Flowering plants, or angiosperms, comprise of hundreds of thousands of species throughout the world. Although the numerous flowers in existence vary in detail from simple to intricate and advanced, anatomically they all share common parts. Each part of a flower plays an important role in the plant's existence and reproductive success.
In male flowers, anthers protrude from the centers of each bloom upon long, fleshy stalks. They contain pollen and pollen-producing capabilities. This allows for pollination via flying insects, birds or wind. Anthers vary in appearance from flower to flower, ranging from thin, hairlike and barely visible to thick, bulbous and grandiose.
The long, fleshy stalks that hold the anthers of flowers are referred to as filaments. The filament of a flower contains nutrients that come from the flower's core to produce pollen for reproduction.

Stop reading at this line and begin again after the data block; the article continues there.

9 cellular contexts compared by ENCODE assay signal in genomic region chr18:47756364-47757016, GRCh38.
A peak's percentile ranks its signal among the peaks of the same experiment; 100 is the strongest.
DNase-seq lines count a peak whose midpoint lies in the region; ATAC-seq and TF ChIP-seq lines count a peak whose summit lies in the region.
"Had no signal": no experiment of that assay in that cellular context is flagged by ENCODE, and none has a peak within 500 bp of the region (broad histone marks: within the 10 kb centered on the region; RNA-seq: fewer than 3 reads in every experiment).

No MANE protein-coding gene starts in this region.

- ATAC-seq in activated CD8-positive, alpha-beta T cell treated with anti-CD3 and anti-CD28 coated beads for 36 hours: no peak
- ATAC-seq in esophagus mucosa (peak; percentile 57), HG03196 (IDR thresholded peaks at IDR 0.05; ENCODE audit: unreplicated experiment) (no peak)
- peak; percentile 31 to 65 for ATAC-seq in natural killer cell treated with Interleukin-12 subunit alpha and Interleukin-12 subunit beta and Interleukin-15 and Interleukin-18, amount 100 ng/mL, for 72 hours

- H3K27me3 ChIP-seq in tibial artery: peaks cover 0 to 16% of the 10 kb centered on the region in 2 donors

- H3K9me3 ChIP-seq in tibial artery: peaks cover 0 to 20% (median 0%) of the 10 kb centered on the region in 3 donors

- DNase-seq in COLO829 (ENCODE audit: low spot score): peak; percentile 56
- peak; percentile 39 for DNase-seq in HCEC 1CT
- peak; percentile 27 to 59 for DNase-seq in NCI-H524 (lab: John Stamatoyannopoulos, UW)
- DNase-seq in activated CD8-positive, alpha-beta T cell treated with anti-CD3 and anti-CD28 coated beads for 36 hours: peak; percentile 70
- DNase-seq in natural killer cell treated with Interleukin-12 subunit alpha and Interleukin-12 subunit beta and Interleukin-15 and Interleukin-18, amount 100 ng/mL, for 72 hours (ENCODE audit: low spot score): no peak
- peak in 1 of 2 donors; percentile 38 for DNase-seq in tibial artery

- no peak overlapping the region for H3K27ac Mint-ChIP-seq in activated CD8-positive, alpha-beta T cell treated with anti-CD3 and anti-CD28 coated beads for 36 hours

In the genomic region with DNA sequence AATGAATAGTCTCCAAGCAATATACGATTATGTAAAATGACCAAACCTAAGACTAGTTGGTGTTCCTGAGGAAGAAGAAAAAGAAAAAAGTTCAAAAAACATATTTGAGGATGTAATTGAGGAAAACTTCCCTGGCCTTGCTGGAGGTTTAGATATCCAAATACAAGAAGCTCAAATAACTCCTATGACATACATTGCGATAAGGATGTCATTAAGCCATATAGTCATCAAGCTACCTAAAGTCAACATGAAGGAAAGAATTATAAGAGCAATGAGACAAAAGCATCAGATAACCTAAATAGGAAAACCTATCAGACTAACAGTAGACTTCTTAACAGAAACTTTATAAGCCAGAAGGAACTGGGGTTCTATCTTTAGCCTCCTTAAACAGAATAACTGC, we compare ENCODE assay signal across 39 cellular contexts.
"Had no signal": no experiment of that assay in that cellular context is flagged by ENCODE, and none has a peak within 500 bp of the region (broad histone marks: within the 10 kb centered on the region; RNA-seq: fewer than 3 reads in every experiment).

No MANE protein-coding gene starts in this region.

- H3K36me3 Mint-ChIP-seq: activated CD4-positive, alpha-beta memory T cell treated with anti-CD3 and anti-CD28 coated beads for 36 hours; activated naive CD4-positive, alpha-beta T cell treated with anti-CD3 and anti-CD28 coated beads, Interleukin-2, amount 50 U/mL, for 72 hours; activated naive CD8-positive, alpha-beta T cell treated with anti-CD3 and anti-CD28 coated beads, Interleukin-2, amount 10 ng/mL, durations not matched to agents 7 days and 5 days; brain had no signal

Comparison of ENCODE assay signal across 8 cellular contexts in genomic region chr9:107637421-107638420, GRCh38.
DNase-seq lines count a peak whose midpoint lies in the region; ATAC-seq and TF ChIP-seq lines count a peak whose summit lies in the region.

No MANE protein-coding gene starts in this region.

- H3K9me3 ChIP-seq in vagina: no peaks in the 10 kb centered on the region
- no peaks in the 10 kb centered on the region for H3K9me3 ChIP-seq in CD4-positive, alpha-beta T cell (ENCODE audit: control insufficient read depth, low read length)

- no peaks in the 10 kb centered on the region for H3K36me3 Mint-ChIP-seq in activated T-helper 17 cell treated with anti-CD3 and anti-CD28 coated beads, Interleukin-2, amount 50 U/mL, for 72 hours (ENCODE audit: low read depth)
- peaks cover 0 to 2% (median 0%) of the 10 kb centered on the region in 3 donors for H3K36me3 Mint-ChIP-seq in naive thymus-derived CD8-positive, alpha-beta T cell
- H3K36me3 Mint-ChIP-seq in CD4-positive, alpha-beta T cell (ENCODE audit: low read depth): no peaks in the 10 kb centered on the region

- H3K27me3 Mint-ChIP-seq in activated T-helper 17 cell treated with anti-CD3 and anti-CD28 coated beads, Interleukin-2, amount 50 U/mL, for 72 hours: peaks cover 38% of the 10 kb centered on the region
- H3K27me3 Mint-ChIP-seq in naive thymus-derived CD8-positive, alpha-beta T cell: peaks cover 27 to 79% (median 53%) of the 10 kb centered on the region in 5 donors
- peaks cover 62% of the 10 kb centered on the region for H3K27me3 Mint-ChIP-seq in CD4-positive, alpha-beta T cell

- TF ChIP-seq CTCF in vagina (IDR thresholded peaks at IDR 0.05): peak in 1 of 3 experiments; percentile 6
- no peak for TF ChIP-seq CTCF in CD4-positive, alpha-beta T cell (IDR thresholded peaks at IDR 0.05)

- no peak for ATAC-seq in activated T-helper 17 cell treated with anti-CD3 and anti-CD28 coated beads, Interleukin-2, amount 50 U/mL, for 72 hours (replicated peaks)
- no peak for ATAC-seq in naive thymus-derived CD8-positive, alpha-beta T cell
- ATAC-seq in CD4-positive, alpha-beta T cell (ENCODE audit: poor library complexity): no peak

Ovaries and Ovules
Female flowers contain ovaries and ovules. The ovary of a flower is the the bulbous base from which the blossom of the flower blooms. It acts as a casing for the ovules, which are the seed parts of the plant. During the reproductive cycle of the plant, the ovules form into the seeds, which are released by the flower.
The petals of any flower attract pollinators such as hummingbirds, bees and other small creatures that spread the seeds and pollen of the blooms. Striking colors and interesting scent variations make flower petals attractive to pollinators as well as people.